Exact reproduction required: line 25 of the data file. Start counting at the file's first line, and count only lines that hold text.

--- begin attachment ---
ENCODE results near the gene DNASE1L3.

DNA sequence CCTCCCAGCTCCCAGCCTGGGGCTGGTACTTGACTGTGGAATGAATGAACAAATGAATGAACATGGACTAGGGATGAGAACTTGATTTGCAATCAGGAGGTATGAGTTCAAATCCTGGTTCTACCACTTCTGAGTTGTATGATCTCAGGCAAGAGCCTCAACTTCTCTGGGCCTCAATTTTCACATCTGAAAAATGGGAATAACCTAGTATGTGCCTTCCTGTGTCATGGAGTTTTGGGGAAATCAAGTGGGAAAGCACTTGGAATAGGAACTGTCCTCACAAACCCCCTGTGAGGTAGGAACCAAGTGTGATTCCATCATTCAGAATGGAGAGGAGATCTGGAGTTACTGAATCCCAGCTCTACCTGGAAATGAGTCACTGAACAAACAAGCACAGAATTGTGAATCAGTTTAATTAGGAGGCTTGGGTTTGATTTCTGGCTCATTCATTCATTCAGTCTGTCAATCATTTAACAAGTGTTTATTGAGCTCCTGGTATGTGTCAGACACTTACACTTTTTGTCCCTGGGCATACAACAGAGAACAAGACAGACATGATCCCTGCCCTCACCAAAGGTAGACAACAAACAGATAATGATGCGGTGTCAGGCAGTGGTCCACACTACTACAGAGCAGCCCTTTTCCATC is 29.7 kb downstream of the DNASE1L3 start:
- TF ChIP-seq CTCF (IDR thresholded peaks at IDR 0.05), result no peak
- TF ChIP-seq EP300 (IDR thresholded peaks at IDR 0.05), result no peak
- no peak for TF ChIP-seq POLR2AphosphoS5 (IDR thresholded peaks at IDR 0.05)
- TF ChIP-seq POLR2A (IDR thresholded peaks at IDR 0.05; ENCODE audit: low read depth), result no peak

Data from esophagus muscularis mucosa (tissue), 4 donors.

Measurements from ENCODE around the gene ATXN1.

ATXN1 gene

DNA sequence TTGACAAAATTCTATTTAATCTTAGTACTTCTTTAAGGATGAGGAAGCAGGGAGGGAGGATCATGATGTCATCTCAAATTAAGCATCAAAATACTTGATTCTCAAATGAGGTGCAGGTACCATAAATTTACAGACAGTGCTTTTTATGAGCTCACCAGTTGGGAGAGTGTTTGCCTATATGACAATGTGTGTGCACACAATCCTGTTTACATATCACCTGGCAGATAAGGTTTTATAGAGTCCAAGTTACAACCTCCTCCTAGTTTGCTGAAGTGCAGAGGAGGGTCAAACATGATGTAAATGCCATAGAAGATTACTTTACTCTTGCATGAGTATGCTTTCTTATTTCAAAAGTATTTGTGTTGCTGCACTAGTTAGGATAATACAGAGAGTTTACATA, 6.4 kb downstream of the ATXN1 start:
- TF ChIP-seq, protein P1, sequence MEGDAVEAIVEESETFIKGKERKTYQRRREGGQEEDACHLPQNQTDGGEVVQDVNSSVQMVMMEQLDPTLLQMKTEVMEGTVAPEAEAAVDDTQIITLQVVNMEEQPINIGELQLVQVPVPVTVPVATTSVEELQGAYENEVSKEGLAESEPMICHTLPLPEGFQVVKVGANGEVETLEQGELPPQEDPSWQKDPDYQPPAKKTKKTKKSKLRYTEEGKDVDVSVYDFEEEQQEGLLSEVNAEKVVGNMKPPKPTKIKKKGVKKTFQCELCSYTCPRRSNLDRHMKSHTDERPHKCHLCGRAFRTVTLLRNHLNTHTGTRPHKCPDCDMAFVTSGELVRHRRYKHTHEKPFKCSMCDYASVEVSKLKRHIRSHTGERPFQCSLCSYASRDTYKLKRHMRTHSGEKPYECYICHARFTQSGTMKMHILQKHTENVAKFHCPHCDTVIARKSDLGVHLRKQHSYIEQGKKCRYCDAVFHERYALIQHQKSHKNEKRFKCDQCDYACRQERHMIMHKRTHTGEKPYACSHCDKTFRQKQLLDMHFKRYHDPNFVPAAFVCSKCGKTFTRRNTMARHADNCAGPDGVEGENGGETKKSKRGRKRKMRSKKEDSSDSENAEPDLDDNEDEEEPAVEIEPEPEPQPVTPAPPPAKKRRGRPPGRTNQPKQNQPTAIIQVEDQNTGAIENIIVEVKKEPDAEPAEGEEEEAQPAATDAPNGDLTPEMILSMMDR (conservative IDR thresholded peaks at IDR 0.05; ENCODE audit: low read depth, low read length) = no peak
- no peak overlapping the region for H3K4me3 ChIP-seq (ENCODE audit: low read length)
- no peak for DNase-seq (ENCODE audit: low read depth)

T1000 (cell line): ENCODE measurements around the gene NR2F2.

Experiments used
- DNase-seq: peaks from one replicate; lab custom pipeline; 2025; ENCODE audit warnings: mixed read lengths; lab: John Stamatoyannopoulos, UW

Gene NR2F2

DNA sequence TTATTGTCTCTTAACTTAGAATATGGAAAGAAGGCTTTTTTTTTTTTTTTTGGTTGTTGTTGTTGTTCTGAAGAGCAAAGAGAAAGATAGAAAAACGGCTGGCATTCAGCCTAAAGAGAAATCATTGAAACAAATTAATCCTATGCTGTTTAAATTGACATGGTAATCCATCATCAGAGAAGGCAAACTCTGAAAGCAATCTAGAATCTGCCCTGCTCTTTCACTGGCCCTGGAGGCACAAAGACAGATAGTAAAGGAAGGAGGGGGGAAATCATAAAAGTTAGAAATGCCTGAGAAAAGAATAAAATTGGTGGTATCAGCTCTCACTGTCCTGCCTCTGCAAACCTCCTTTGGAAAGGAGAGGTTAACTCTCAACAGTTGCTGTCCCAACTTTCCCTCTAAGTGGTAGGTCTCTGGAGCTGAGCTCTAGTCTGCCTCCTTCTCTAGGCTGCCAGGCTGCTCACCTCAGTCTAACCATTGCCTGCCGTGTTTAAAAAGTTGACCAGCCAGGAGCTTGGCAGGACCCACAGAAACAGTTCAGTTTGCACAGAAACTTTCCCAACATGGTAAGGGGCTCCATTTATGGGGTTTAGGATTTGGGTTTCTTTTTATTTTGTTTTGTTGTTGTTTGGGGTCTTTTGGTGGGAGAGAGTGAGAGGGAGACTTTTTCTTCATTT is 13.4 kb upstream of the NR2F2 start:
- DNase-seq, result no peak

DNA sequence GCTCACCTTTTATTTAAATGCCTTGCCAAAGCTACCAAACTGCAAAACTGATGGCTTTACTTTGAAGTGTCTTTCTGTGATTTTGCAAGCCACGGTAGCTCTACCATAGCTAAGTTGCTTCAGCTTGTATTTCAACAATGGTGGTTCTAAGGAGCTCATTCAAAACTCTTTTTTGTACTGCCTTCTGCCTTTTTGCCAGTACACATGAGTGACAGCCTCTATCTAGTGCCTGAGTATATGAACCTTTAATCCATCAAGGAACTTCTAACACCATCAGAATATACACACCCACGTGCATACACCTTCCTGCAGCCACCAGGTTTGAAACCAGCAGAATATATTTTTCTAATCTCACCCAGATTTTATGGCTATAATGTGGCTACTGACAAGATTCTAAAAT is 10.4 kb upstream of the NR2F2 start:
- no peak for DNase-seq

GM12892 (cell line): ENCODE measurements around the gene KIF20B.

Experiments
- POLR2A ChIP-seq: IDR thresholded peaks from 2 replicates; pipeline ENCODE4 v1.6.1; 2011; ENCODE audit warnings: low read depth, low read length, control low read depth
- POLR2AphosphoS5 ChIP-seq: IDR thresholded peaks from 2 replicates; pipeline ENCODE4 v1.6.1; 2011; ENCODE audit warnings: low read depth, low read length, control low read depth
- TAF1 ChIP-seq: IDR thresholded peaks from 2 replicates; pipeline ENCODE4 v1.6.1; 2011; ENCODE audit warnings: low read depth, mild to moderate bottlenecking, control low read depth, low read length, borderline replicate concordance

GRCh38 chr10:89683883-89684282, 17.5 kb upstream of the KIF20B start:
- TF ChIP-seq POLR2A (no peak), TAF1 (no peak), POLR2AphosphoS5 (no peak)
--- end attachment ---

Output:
- POLR2AphosphoS5 ChIP-seq: IDR thresholded peaks from 2 replicates; pipeline ENCODE4 v1.6.1; 2011; ENCODE audit warnings: low read depth, low read length, control low read depth